Labs WMT CEM

From CSDMS

Coastal Evolution

If you have never used the Web Modeling Tool, learn how to use it here. You will need an account on the CSDMS supercomputer to submit your job.
More information on getting an account can be found here Beach HPCC Access
To learn more about the models in this lab, specifically the Coastal Evolution Model, CEM, you can download this presentation.

These experiments couple the terrestrial and coastal domains. we will be looking at a river supplying sediment to a coastal zone, along which wave-driven longshore transport occurs.
We will learn about the effect of incoming wave fields, the effect of sediment supply to the coast, and whether this supply happens through a single delta channel or multiple delta channels.
Many deltas are classified as wave-dominated deltas, the Arno Delta in Italy is one example.

Arno delta

>> Open a new browser window and open the Web Modeling Tool CSDMS WMT
>> For this specific exercise we will be running the coupled CEM model. >> It is easiest to choose to 'Open a Model' and select the CEM+Waves + Avulsion example.
>> This loads CEM as the driver from the Component List, and links it to the Avulsion, Waves and River Components.

Open CEM examplev2.png

>> CEM will now be active in the WMT.
>> CEM receives sediment from an avulsing river, so that is why it is coupled to the Avulsion component.
>> For simplicity, will use a constant sediment supply and water discharge, this is provided by the component called River.

Once you have loaded the example with the components coupled together, you can set the parameters for each component by going through the different tabs in the parameter list. Once your input is set up, you save the entire configuration. Then, you can run it by hitting the arrow run button. This way you generate a job script that is submitted to Beach-the CSDMS High Performance Computing System. Provide your Beach account information (i.e. user name and password) to get the run started.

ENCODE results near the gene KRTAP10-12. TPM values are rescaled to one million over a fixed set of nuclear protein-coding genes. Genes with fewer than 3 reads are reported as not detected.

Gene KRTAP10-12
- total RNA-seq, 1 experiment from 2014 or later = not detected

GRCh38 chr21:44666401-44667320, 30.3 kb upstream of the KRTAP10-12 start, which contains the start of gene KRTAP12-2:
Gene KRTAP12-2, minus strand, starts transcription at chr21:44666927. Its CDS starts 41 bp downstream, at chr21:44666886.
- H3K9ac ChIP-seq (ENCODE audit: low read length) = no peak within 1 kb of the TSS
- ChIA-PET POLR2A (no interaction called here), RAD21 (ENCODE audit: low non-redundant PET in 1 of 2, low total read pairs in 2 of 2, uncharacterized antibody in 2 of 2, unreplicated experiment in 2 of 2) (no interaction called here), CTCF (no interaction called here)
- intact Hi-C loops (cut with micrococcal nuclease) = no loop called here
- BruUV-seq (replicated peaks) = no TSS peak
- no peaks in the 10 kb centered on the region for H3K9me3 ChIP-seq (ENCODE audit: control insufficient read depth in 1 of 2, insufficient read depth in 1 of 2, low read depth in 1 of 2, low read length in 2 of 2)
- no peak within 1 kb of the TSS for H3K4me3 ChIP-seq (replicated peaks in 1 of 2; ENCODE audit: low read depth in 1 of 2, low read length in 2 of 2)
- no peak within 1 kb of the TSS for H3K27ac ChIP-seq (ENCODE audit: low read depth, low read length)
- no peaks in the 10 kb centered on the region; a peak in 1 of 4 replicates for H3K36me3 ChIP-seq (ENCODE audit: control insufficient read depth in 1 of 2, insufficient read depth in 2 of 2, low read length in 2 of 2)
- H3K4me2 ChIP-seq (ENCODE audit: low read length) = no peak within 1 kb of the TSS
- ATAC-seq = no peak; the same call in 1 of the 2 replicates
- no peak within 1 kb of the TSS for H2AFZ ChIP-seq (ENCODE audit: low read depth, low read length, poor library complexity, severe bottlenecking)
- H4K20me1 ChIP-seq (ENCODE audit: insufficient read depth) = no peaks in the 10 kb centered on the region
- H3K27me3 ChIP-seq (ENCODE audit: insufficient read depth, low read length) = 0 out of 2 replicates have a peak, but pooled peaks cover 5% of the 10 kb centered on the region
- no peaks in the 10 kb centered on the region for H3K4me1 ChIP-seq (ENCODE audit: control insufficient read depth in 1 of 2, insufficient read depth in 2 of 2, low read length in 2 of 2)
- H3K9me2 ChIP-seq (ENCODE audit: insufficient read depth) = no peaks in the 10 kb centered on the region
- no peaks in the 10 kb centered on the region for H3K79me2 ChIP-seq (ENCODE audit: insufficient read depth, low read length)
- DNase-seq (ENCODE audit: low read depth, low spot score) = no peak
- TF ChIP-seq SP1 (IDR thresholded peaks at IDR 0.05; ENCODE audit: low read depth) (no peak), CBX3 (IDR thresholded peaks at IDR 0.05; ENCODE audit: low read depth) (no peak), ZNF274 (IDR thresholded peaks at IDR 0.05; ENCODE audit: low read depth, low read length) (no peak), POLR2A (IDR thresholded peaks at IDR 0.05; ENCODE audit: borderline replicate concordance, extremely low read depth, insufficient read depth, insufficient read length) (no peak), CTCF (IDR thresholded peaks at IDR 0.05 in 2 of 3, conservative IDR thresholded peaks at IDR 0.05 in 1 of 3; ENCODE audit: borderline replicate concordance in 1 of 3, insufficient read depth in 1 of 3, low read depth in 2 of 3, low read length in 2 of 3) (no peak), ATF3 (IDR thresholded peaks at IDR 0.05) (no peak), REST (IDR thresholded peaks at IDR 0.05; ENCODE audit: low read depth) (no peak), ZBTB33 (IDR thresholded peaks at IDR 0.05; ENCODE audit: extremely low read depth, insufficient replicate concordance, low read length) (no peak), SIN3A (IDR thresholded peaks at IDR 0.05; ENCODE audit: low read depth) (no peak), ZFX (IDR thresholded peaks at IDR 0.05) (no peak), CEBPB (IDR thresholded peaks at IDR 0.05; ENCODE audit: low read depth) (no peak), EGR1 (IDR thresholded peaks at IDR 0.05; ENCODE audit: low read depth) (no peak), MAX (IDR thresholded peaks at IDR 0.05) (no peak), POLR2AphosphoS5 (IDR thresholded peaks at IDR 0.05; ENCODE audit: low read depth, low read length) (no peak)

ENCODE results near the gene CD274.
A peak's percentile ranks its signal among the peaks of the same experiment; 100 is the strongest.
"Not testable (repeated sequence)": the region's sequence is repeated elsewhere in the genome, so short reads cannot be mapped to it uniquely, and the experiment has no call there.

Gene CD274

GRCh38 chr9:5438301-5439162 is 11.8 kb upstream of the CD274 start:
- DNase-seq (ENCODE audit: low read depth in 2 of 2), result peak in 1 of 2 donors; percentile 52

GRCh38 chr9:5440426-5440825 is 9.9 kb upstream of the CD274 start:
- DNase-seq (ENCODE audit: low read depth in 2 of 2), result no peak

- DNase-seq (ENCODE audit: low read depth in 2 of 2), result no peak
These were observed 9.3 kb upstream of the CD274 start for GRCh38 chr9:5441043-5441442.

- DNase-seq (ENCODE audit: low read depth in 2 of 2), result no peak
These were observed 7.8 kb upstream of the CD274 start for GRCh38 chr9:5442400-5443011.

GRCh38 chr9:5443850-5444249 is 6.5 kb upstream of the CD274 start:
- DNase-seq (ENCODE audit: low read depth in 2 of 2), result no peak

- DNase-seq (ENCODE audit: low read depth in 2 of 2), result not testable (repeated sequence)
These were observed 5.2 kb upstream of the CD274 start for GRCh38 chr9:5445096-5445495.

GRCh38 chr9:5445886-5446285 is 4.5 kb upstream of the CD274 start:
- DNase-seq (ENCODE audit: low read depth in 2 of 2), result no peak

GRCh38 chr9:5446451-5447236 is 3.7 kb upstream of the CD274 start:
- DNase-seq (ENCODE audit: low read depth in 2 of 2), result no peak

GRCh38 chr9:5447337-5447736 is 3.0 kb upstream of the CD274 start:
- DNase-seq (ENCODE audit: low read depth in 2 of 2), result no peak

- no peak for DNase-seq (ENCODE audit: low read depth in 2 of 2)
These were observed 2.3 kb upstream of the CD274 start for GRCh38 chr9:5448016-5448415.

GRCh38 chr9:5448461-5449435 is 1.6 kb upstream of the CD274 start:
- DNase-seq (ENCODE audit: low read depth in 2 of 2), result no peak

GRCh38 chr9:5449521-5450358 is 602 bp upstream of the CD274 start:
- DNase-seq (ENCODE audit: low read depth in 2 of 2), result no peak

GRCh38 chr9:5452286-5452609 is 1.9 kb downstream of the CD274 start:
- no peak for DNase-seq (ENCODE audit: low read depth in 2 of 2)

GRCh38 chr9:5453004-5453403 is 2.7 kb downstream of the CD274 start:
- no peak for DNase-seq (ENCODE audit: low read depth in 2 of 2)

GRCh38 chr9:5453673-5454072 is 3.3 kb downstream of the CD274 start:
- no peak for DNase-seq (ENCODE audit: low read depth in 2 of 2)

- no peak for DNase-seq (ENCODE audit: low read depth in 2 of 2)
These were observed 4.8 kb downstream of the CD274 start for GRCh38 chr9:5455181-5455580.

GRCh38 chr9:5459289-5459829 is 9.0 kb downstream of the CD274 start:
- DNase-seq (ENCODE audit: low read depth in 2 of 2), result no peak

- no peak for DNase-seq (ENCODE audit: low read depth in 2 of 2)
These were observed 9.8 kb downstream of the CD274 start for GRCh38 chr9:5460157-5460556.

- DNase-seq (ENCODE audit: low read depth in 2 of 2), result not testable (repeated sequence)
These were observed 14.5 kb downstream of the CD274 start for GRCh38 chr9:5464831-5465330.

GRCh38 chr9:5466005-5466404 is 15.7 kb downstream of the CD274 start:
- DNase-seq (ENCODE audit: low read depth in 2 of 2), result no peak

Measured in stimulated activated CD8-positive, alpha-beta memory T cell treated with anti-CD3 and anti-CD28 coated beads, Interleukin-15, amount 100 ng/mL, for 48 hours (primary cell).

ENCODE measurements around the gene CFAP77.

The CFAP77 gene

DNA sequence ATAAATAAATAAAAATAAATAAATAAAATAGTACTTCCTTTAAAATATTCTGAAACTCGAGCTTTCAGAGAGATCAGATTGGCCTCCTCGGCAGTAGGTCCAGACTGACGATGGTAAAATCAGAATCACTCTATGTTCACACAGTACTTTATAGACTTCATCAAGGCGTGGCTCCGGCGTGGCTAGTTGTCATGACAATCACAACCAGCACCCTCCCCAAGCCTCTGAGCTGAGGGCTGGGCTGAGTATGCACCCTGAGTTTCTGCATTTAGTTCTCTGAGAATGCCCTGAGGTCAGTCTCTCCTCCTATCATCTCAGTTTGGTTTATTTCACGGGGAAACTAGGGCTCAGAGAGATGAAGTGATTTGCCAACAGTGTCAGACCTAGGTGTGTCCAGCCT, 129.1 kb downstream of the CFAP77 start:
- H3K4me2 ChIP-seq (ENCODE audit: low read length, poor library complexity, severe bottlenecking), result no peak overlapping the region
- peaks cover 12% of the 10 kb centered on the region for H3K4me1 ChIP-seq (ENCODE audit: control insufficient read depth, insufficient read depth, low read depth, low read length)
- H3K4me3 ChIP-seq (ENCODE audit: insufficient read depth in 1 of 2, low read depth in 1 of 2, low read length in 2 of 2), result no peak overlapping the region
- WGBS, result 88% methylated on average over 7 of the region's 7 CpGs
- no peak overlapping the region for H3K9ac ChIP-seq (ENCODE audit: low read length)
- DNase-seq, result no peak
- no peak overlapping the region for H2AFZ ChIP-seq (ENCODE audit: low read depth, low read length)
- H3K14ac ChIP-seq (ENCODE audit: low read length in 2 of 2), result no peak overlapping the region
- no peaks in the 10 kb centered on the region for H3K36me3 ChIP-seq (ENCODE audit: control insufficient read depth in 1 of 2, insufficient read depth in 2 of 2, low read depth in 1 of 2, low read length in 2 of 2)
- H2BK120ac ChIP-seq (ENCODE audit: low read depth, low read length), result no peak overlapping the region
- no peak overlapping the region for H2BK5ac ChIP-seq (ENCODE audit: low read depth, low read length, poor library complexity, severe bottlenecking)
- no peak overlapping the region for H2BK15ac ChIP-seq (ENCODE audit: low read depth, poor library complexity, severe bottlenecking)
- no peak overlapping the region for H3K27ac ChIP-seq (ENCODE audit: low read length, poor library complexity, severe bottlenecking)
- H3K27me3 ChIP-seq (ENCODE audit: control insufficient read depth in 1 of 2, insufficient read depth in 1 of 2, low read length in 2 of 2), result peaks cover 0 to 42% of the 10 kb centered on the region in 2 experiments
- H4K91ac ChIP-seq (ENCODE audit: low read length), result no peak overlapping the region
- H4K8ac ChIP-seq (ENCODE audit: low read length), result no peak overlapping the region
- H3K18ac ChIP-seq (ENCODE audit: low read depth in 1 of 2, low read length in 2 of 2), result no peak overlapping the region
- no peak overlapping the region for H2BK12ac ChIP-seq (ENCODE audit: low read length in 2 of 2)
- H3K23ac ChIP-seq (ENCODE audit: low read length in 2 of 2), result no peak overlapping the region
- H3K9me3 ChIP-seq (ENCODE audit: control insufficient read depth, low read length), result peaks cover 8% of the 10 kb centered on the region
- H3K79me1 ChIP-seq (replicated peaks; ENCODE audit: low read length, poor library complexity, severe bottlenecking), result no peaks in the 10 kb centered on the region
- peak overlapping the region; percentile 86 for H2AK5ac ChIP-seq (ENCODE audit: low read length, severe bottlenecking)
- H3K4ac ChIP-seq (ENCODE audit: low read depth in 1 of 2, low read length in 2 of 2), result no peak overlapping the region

The status page allows you to keep track of a simulation. From the status page you can eventually download your output files.
You can always get to teh staus page by clicking on the More tab.

'Exercise 1: Generate a wave-dominated delta

>> Run a “base-case” simulation for 6,000 time-steps. The CEM component dictates the simulation duration, so set your run duration there, others are ignored
>> Use a constant high river bedload input of 200 kg/s. Use a modest wave height (1 m, 7 seconds). Run your scenario for a single channel with no avulsion.
>> Scroll down to find the output settings. Specify a number of output files to generate after the simulation.
>> These are netCDF files of sea water depth, surface elevation, and seawater to sediment depth ratio. They take up memory space, so make sure the output interval is set to 100 (every 100 timesteps).

CEM wavecomponenttab.png
>> Now run the simulation!
>> Download the output files. Unpack the archive and find the most interesting results under the CEM-subdirectory
>> Use the netcdf file called: "sea_water_to_sediment_depth_ratio.nc".
>> You can use Panoply to visualize your results. download Panoply here


Question 1a
Do you think the values for bedload flux and wave height are realistic? If not, why not? Can you give an example of a